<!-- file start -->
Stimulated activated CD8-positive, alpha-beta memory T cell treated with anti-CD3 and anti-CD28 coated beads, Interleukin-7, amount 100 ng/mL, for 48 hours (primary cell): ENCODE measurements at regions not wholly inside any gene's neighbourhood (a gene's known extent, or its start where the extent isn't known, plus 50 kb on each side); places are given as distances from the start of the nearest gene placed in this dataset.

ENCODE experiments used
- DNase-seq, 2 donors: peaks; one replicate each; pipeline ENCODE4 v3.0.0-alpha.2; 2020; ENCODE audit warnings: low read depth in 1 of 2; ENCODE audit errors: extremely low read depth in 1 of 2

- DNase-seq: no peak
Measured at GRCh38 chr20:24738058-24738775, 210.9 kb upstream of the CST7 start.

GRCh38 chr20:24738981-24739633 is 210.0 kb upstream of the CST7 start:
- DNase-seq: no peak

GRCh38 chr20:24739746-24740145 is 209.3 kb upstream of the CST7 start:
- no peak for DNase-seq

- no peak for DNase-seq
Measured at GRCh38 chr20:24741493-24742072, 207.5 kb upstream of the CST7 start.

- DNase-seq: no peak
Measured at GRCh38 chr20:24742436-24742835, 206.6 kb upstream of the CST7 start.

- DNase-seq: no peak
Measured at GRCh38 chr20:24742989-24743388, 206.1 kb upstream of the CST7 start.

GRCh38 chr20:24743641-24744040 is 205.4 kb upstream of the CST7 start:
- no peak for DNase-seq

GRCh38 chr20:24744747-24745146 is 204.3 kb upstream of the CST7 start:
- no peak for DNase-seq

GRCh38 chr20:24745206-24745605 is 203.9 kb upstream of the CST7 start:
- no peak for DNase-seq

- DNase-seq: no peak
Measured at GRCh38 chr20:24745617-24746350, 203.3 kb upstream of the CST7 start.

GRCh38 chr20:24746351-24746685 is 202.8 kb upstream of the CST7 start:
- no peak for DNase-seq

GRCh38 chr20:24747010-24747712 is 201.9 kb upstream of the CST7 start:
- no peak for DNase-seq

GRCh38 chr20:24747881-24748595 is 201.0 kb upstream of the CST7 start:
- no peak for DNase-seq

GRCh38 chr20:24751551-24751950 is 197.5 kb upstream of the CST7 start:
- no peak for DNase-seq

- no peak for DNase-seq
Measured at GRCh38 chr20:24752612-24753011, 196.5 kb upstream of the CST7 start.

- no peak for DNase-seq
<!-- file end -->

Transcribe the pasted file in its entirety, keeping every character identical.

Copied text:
Stimulated activated CD8-positive, alpha-beta memory T cell treated with anti-CD3 and anti-CD28 coated beads, Interleukin-7, amount 100 ng/mL, for 48 hours (primary cell): ENCODE measurements at regions not wholly inside any gene's neighbourhood (a gene's known extent, or its start where the extent isn't known, plus 50 kb on each side); places are given as distances from the start of the nearest gene placed in this dataset.

ENCODE experiments used
- DNase-seq, 2 donors: peaks; one replicate each; pipeline ENCODE4 v3.0.0-alpha.2; 2020; ENCODE audit warnings: low read depth in 1 of 2; ENCODE audit errors: extremely low read depth in 1 of 2

- DNase-seq: no peak
Measured at GRCh38 chr20:24738058-24738775, 210.9 kb upstream of the CST7 start.

GRCh38 chr20:24738981-24739633 is 210.0 kb upstream of the CST7 start:
- DNase-seq: no peak

GRCh38 chr20:24739746-24740145 is 209.3 kb upstream of the CST7 start:
- no peak for DNase-seq

- no peak for DNase-seq
Measured at GRCh38 chr20:24741493-24742072, 207.5 kb upstream of the CST7 start.

- DNase-seq: no peak
Measured at GRCh38 chr20:24742436-24742835, 206.6 kb upstream of the CST7 start.

- DNase-seq: no peak
Measured at GRCh38 chr20:24742989-24743388, 206.1 kb upstream of the CST7 start.

GRCh38 chr20:24743641-24744040 is 205.4 kb upstream of the CST7 start:
- no peak for DNase-seq

GRCh38 chr20:24744747-24745146 is 204.3 kb upstream of the CST7 start:
- no peak for DNase-seq

GRCh38 chr20:24745206-24745605 is 203.9 kb upstream of the CST7 start:
- no peak for DNase-seq

- DNase-seq: no peak
Measured at GRCh38 chr20:24745617-24746350, 203.3 kb upstream of the CST7 start.

GRCh38 chr20:24746351-24746685 is 202.8 kb upstream of the CST7 start:
- no peak for DNase-seq

GRCh38 chr20:24747010-24747712 is 201.9 kb upstream of the CST7 start:
- no peak for DNase-seq

GRCh38 chr20:24747881-24748595 is 201.0 kb upstream of the CST7 start:
- no peak for DNase-seq

GRCh38 chr20:24751551-24751950 is 197.5 kb upstream of the CST7 start:
- no peak for DNase-seq

- no peak for DNase-seq
Measured at GRCh38 chr20:24752612-24753011, 196.5 kb upstream of the CST7 start.

- no peak for DNase-seq